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The top open source tools to secure your app sec pipeline

Rob Lemos Writer and analyst

Whether you call it shifting left, modern application security, or DevSecOps, integrating security testing throughout the software development and deployment pipeline is not a single project—it's a continuing effort.

Open-source tools can help immensely. Not only are they a good way to get started, allowing companies and DevOps teams to gain experience in integrating security tooling into the pipeline, but they can help companies create the structure they need to incorporate security into development.

Shannon Lietz, team leader and director of DevSecOps at financial software and services firm Intuit, frequently evaluates open-source tools for use by the company's estimated 4,500 developers. Open-source applications-security tools often are perfect for filling a niche, she said.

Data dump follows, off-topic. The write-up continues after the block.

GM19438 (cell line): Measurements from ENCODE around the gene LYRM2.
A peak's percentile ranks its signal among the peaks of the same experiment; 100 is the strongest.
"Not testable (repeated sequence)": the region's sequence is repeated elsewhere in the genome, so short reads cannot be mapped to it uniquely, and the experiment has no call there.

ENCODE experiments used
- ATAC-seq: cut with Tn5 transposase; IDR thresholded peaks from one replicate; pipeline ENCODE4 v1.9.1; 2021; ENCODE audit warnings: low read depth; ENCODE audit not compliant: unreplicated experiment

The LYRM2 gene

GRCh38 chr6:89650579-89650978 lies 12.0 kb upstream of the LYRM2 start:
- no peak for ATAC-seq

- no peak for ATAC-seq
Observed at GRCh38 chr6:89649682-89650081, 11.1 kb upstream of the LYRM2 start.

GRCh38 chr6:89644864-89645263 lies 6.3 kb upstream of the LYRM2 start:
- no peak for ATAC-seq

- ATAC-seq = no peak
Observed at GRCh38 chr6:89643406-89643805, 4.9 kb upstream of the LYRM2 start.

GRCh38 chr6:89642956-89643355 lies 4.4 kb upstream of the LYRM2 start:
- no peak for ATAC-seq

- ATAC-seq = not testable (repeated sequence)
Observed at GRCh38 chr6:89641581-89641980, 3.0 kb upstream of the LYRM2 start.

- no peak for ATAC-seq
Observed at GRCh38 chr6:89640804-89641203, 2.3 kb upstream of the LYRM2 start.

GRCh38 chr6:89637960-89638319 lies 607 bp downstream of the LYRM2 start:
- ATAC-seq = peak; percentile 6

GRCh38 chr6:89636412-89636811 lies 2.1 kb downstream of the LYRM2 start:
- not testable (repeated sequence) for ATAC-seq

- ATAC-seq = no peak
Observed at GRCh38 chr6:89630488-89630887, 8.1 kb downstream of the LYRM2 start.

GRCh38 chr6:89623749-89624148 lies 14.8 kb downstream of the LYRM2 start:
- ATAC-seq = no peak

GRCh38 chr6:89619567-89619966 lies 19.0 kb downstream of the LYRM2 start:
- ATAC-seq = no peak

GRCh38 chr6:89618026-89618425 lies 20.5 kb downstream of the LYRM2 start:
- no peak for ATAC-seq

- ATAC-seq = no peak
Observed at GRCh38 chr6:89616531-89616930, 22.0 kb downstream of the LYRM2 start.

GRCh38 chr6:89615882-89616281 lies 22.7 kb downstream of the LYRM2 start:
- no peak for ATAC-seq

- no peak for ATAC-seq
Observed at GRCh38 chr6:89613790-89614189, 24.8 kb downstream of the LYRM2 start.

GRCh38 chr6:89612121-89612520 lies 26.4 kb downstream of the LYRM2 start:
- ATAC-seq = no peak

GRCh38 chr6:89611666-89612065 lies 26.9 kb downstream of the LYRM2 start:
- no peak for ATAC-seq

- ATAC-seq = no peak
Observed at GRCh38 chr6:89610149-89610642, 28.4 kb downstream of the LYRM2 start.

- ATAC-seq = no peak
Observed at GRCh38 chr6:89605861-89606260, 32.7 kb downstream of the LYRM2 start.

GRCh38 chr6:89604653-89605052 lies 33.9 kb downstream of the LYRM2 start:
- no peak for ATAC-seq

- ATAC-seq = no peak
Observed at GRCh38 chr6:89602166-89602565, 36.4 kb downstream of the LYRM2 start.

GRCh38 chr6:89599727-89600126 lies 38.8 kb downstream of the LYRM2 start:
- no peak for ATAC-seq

"The open-source community is really smart because, in terms of the capability that you can get from the tools, it's a single-function gap that they are filling. But a lot of times they have limitations or only work in certain environments."
Shannon Lietz

Corresponding to the seven general steps of DevOps—design, develop, build, test, stage, deploy, and monitor—Lietz recommends seven security steps that should be integrated into the process:

  1. Design: Attack mapping, or threat modeling
  2. Develop: Code analysis, or static application security testing (SAST)
  3. Build: Dependency checking, or software composition analysis (SCA)
  4. Test: Artifact analysis
  5. Stage: Degradation monitoring
  6. Deploy: Security regression